Many people believe that it’s not their fault regarding ocean pollution, or any pollution, because they’re not intentionally throwing trash and plastic on the floor and unintentionally, or if they are, it’s not with the intent to harm the environment or sea life. But as aforementioned, even using plastic is contributing because it’s a material that never breaks down completely and most of its remains end up in the ocean or in junk yards. Also, not advocating against ocean pollution is a form of contributing to it as well because if there aren’t people trying to make a difference and show actual concern for the environment, no changes are going to be accomplished. Another reason for not recycling is always the cost. The cost and time refurbishing used material is too expensive and there is little to no profit in it for clear plastic material. But the cost for a building a new planet is definitely more expensive and time consuming than recycling. So ocean pollution is a combination of a variety of factors. It initiates at the individual level, but other factors such as oil spills and toxic chemical dumps from large companies make a lot of damage in a little bit of time. Ocean pollution can be defined as anything placed in the ocean environment that is considered harmful, but unpacked, it means so much and is encompassed with many aspects and levels that aren’t always taken into consideration when evaluating ocean pollution, and all other pollution, and its causes.

References:

National Geographic

https://www.nationalgeographic.com/animals/2019/01/many-ocean-creatures-surprisingly-eat-jellyfish/

Ocean Service

https://oceanservice.noaa.gov/facts/microplastics.html

Conserve. Energy. Future

https://www.conserve-energy-future.com/causes-and-effects-of-ocean-pollution.php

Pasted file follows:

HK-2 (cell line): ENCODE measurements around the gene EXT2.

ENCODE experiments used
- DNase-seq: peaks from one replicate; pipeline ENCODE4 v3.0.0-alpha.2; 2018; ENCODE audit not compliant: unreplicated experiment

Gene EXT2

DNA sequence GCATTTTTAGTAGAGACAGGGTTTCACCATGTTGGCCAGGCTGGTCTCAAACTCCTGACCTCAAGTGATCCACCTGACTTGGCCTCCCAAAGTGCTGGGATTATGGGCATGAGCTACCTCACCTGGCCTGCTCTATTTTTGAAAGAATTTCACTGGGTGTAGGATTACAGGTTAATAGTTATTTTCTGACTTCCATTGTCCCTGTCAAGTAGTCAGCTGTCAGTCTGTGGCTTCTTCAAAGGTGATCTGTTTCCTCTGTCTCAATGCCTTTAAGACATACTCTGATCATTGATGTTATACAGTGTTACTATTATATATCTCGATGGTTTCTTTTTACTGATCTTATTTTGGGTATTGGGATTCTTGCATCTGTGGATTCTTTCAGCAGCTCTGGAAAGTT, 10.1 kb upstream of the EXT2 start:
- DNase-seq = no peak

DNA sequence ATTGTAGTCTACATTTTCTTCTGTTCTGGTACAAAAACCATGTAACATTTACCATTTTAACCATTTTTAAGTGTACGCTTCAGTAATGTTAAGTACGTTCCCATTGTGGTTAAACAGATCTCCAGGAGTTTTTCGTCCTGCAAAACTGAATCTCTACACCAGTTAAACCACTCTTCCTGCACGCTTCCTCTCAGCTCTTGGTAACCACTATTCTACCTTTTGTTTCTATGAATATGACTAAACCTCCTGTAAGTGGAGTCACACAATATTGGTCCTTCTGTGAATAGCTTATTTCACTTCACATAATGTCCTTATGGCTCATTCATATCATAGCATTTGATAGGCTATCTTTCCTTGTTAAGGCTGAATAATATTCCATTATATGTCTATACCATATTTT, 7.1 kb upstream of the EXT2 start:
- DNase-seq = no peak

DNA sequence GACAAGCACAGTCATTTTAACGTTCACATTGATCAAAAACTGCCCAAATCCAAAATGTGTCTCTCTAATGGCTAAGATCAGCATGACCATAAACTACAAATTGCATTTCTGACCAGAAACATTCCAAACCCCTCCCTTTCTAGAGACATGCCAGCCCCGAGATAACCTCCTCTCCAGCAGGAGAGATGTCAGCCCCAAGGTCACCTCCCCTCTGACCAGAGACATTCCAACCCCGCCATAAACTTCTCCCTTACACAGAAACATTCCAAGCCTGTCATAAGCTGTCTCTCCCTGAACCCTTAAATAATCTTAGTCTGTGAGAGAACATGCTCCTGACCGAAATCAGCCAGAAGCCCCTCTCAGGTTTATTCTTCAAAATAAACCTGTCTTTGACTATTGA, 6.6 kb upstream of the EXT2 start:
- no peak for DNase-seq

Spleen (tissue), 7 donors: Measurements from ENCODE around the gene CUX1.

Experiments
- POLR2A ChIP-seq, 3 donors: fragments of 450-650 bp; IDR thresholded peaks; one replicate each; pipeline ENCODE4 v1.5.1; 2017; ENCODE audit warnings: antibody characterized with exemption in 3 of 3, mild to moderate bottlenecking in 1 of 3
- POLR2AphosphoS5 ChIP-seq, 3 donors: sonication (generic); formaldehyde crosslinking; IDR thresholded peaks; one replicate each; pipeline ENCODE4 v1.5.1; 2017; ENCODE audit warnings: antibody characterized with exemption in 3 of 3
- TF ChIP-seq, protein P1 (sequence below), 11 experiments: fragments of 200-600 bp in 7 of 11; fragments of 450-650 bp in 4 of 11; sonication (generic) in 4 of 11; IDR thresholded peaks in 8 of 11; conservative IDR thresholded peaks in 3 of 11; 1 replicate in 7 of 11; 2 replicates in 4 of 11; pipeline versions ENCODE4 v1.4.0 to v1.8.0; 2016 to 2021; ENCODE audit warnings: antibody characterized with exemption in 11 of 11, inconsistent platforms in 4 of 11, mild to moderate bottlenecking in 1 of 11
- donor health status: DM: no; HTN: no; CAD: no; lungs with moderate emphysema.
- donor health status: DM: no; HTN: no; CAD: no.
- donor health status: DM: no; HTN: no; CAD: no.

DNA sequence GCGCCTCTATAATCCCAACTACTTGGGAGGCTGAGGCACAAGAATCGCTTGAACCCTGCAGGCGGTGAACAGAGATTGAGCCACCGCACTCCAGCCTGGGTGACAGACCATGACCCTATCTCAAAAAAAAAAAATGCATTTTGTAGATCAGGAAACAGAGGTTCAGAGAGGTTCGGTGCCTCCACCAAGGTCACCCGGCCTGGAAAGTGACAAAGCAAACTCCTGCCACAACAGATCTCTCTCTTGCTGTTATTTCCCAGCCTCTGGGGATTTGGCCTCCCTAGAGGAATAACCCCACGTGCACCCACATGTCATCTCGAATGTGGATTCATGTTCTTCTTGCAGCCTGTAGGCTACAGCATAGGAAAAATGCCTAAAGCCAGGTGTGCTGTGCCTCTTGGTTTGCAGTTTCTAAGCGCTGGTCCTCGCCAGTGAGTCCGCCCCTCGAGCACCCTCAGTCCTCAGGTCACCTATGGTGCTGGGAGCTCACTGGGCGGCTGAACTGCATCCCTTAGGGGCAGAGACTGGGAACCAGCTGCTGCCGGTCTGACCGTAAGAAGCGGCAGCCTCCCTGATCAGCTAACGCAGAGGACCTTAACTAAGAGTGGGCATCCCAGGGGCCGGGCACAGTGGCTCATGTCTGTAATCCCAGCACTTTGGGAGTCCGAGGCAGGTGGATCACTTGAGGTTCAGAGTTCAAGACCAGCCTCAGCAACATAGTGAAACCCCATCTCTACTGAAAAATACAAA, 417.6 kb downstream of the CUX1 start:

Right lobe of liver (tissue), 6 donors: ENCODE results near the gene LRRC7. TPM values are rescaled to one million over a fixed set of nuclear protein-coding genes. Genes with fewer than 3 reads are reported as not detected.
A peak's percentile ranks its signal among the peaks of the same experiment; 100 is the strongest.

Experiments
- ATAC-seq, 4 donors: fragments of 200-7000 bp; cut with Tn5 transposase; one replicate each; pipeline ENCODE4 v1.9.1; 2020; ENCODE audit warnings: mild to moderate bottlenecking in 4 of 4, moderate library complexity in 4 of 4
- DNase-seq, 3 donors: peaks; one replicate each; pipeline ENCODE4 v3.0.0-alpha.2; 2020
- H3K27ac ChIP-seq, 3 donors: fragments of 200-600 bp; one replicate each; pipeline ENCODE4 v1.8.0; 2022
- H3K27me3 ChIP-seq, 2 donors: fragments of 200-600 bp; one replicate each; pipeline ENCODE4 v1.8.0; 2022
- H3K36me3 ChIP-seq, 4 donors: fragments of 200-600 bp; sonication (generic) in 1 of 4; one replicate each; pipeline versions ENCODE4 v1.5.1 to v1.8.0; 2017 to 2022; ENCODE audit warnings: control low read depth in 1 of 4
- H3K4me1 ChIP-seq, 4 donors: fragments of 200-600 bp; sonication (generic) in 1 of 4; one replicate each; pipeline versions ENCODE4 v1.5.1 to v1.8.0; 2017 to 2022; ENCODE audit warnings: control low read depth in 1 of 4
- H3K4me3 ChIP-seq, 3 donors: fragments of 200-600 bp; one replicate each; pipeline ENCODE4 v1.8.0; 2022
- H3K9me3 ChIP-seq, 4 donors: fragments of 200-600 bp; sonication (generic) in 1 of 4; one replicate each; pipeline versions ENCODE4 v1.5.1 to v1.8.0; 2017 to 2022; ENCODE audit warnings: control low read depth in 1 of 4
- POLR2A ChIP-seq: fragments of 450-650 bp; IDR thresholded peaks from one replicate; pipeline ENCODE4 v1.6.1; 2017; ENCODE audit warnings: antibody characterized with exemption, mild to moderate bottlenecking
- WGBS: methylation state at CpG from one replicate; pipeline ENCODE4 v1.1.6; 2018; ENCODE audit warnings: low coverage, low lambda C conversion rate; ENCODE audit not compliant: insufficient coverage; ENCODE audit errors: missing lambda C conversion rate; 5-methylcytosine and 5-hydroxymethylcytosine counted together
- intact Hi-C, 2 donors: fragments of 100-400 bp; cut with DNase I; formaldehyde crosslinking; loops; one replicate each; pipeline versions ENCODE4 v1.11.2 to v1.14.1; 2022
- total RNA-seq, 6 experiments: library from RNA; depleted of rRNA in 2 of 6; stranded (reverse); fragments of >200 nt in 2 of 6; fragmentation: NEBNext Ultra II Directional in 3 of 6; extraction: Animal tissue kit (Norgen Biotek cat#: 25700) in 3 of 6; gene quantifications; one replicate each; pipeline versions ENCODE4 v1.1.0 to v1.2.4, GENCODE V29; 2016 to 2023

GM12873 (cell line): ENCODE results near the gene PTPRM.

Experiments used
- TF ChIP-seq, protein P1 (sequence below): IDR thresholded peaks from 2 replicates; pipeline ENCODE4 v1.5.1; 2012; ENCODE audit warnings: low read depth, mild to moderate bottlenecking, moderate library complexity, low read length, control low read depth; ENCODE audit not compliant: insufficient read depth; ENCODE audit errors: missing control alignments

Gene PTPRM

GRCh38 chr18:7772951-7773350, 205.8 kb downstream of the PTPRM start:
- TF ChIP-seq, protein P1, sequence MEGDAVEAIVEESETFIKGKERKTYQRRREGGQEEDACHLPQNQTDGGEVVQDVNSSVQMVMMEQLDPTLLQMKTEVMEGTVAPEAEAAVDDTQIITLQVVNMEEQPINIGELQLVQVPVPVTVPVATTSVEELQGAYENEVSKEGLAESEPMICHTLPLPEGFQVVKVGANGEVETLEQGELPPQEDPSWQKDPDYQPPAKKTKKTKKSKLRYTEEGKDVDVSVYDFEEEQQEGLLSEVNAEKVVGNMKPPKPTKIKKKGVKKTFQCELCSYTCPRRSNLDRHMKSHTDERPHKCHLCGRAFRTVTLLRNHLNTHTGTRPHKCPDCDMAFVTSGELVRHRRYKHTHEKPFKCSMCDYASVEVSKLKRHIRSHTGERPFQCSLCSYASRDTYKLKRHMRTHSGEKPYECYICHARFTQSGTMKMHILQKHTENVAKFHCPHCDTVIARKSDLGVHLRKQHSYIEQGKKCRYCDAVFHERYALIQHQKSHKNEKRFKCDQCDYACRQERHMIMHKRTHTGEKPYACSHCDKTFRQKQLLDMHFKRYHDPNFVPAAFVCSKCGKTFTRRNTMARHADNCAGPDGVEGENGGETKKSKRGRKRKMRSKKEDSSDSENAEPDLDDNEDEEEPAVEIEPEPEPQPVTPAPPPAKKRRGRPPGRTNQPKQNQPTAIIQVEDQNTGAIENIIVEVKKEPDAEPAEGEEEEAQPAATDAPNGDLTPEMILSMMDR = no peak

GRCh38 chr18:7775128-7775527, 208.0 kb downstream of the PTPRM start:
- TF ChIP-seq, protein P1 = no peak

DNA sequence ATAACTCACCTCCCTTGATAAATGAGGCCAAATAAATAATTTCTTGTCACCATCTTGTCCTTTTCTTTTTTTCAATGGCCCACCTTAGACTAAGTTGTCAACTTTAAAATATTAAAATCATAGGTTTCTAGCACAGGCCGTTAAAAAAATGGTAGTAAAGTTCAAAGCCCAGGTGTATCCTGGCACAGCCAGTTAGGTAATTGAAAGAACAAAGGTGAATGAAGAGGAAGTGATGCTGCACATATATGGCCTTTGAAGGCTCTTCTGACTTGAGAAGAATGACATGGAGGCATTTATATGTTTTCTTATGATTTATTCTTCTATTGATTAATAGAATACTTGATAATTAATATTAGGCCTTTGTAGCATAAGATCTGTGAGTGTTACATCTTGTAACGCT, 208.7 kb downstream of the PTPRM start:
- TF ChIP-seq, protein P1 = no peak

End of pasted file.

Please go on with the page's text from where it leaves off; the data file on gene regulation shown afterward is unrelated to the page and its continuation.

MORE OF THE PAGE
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3 Responses to Definition–Daphneblake

  1. davidbdale says:

    Daphne, thank you for providing links to your sources in the References section,but your bibliographic notation doesn’t comply with AP style for references.

    Follow this link for clarification.
    https://rucomp2.com/tasks/references-list-model/

  2. davidbdale says:

    Your first paragraph resembles the “Draft Ransom Note” from the Agenda for class on MON MAR 11, Daphne. It makes vague promises that there will be details to follow sometime in the future instead of forcing us to pay attention by providing some urgent information.

    This is probably not the way you’ve been taught to write, but it’s the way things get published and read.

    Your sentences, numbered:

    1. Pollution is a concept that seems easy to grapple with at first glance, an environmental issue that involves plastic or other waste in places it shouldn’t be.

    This sentence accurately reflects the state of your own mind on the topic of pollution, but does it address a question that’s important to your readers? Are they wondering what pollution is, or how you might define it? Or, if your readers are who I think you’re trying to attract, isn’t it likely they will want to know why the question is important? “Plastic or waste in places it shouldn’t be” is a good start, but it’s an equally good description of litter. And you don’t want to create an equivalency between pollution and litter. Question: if I burn logs in my fireplace, according to this preliminary definition, am I creating pollution?

    2. But the system of pollution and how it actually works has so many different components that people never even think of.

    That’s certainly true, but why confront your readers’ ignorance? It can only make them feel bad. If there are several components, name them, and your readers can nod in assent and pretend to have been aware of your list all along. This will create a partnership with your readers from the start and avoid alienating them..

    3. It involves more than just the individual person throwing recyclable material such as plastics and metals into areas where they don’t belong.